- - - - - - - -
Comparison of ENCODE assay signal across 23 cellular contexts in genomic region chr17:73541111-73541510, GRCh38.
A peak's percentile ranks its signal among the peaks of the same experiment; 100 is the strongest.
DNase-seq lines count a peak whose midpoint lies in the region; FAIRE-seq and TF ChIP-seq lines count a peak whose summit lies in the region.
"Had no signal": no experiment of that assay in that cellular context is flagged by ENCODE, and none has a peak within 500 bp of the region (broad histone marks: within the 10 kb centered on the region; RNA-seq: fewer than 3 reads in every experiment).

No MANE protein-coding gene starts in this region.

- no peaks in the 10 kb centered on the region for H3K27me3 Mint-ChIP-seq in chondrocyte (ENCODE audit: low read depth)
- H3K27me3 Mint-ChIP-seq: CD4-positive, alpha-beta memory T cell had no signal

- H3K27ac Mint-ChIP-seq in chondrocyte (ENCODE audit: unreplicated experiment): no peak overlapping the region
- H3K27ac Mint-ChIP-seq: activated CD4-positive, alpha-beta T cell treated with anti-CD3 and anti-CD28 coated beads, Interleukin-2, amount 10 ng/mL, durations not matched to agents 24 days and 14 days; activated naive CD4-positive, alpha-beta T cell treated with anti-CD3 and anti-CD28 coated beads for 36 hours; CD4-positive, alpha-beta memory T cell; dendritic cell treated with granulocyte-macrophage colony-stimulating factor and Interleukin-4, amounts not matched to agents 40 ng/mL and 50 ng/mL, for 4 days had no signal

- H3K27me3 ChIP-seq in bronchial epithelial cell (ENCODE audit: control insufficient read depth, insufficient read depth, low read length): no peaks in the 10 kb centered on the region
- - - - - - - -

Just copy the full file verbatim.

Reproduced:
Comparison of ENCODE assay signal across 23 cellular contexts in genomic region chr17:73541111-73541510, GRCh38.
A peak's percentile ranks its signal among the peaks of the same experiment; 100 is the strongest.
DNase-seq lines count a peak whose midpoint lies in the region; FAIRE-seq and TF ChIP-seq lines count a peak whose summit lies in the region.
"Had no signal": no experiment of that assay in that cellular context is flagged by ENCODE, and none has a peak within 500 bp of the region (broad histone marks: within the 10 kb centered on the region; RNA-seq: fewer than 3 reads in every experiment).

No MANE protein-coding gene starts in this region.

- no peaks in the 10 kb centered on the region for H3K27me3 Mint-ChIP-seq in chondrocyte (ENCODE audit: low read depth)
- H3K27me3 Mint-ChIP-seq: CD4-positive, alpha-beta memory T cell had no signal

- H3K27ac Mint-ChIP-seq in chondrocyte (ENCODE audit: unreplicated experiment): no peak overlapping the region
- H3K27ac Mint-ChIP-seq: activated CD4-positive, alpha-beta T cell treated with anti-CD3 and anti-CD28 coated beads, Interleukin-2, amount 10 ng/mL, durations not matched to agents 24 days and 14 days; activated naive CD4-positive, alpha-beta T cell treated with anti-CD3 and anti-CD28 coated beads for 36 hours; CD4-positive, alpha-beta memory T cell; dendritic cell treated with granulocyte-macrophage colony-stimulating factor and Interleukin-4, amounts not matched to agents 40 ng/mL and 50 ng/mL, for 4 days had no signal

- H3K27me3 ChIP-seq in bronchial epithelial cell (ENCODE audit: control insufficient read depth, insufficient read depth, low read length): no peaks in the 10 kb centered on the region